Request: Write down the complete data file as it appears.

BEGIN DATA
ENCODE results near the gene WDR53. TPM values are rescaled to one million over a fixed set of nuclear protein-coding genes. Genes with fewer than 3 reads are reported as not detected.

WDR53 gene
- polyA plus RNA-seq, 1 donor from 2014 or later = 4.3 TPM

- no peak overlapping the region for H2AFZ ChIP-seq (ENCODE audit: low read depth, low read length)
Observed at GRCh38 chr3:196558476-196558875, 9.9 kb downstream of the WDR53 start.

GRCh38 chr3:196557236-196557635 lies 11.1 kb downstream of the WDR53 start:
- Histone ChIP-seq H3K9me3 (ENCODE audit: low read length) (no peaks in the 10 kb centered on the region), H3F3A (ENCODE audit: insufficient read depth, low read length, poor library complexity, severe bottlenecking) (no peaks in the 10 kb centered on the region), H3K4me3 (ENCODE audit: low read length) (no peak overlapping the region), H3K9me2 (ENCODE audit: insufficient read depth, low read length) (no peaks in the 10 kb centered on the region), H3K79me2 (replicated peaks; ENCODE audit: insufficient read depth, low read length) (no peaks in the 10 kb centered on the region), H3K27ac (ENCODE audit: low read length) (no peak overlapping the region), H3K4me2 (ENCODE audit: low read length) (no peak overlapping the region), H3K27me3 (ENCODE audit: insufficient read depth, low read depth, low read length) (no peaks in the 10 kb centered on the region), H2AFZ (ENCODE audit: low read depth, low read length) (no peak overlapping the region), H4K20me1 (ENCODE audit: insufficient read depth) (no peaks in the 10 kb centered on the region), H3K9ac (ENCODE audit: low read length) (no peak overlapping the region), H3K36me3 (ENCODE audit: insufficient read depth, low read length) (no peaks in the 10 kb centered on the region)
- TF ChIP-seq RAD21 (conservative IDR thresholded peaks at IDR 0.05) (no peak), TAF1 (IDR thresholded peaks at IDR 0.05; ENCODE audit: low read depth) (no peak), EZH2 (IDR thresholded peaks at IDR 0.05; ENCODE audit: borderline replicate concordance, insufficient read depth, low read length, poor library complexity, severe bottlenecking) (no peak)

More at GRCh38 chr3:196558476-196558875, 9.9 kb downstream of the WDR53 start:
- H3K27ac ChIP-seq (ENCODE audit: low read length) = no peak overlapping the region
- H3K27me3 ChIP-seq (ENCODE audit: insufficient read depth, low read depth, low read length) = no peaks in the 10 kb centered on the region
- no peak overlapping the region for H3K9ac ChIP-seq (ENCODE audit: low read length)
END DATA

ENCODE results near the gene WDR53. TPM values are rescaled to one million over a fixed set of nuclear protein-coding genes. Genes with fewer than 3 reads are reported as not detected.

WDR53 gene
- polyA plus RNA-seq, 1 donor from 2014 or later = 4.3 TPM

- no peak overlapping the region for H2AFZ ChIP-seq (ENCODE audit: low read depth, low read length)
Observed at GRCh38 chr3:196558476-196558875, 9.9 kb downstream of the WDR53 start.

GRCh38 chr3:196557236-196557635 lies 11.1 kb downstream of the WDR53 start:
- Histone ChIP-seq H3K9me3 (ENCODE audit: low read length) (no peaks in the 10 kb centered on the region), H3F3A (ENCODE audit: insufficient read depth, low read length, poor library complexity, severe bottlenecking) (no peaks in the 10 kb centered on the region), H3K4me3 (ENCODE audit: low read length) (no peak overlapping the region), H3K9me2 (ENCODE audit: insufficient read depth, low read length) (no peaks in the 10 kb centered on the region), H3K79me2 (replicated peaks; ENCODE audit: insufficient read depth, low read length) (no peaks in the 10 kb centered on the region), H3K27ac (ENCODE audit: low read length) (no peak overlapping the region), H3K4me2 (ENCODE audit: low read length) (no peak overlapping the region), H3K27me3 (ENCODE audit: insufficient read depth, low read depth, low read length) (no peaks in the 10 kb centered on the region), H2AFZ (ENCODE audit: low read depth, low read length) (no peak overlapping the region), H4K20me1 (ENCODE audit: insufficient read depth) (no peaks in the 10 kb centered on the region), H3K9ac (ENCODE audit: low read length) (no peak overlapping the region), H3K36me3 (ENCODE audit: insufficient read depth, low read length) (no peaks in the 10 kb centered on the region)
- TF ChIP-seq RAD21 (conservative IDR thresholded peaks at IDR 0.05) (no peak), TAF1 (IDR thresholded peaks at IDR 0.05; ENCODE audit: low read depth) (no peak), EZH2 (IDR thresholded peaks at IDR 0.05; ENCODE audit: borderline replicate concordance, insufficient read depth, low read length, poor library complexity, severe bottlenecking) (no peak)

More at GRCh38 chr3:196558476-196558875, 9.9 kb downstream of the WDR53 start:
- H3K27ac ChIP-seq (ENCODE audit: low read length) = no peak overlapping the region
- H3K27me3 ChIP-seq (ENCODE audit: insufficient read depth, low read depth, low read length) = no peaks in the 10 kb centered on the region
- no peak overlapping the region for H3K9ac ChIP-seq (ENCODE audit: low read length)